A review of the real-world incidence of major bleeding after anticoagulant use in atrial fibrillation patients in the United States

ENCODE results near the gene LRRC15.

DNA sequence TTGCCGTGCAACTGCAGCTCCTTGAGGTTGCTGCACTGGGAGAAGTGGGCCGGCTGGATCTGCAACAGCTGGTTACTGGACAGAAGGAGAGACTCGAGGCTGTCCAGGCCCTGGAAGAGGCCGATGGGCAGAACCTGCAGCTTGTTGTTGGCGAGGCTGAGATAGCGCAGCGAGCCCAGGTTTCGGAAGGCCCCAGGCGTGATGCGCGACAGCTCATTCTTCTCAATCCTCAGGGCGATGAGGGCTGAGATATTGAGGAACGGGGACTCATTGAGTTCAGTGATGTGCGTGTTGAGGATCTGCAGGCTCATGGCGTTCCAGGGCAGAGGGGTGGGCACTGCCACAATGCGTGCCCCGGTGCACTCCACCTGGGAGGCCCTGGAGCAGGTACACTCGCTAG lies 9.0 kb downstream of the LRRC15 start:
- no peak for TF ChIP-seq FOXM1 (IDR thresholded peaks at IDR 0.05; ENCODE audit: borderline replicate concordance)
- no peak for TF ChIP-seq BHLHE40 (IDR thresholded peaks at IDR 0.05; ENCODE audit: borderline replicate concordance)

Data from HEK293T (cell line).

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OBJECTIVE: To comprehensively review real-world database studies in the United States that assess the risk of major bleeding among direct oral anticoagulant (DOAC) therapies or warfarin in a nonvalvular atrial fibrillation (NVAF) population. BACKGROUND: NVAF patients receiving anticoagulant therapy to reduce the risk of stroke or blood clots are at a higher risk of serious bleeding complications with the use of warfarin or other anticoagulant agents. METHODS: Reviewed MEDLINE (via Pubmed) and bibliographies of identified literature for publications and conference abstracts of retrospective observational studies using U.S. data sources from the first available date to June 15th, 2018. RESULTS: A total of 26 real-world database studies were identified and fully reviewed. Most studies utilized data from administrative claims or forms of patient registries (n = 25). Patient populations assessed were generally older and male. Apixaban resulted in statistically significant reductions in bleeding risk compared to warfarin in most studies that assessed the relationship (n = 11). Dabigatran was less consistently shown to exhibit a lower bleeding risk compared to warfarin; nine studies reported lower risk, though only three studies were statistically significant. In a head-to-head comparison, however, apixaban and dabigatran generally showed no significant difference. Bleeding risk for rivaroxaban was similar to warfarin. No studies were found that evaluated the bleeding risk of edoxaban. CONCLUSIONS: Overall, DOACs exhibit a lower risk of major bleeding compared to warfarin, although with significantly different rates. Apixaban most consistently shows reduced risk of bleeding in the real-world compared to warfarin, followed by dabigatran. More evidence is needed to evaluate the recently approved agent edoxaban.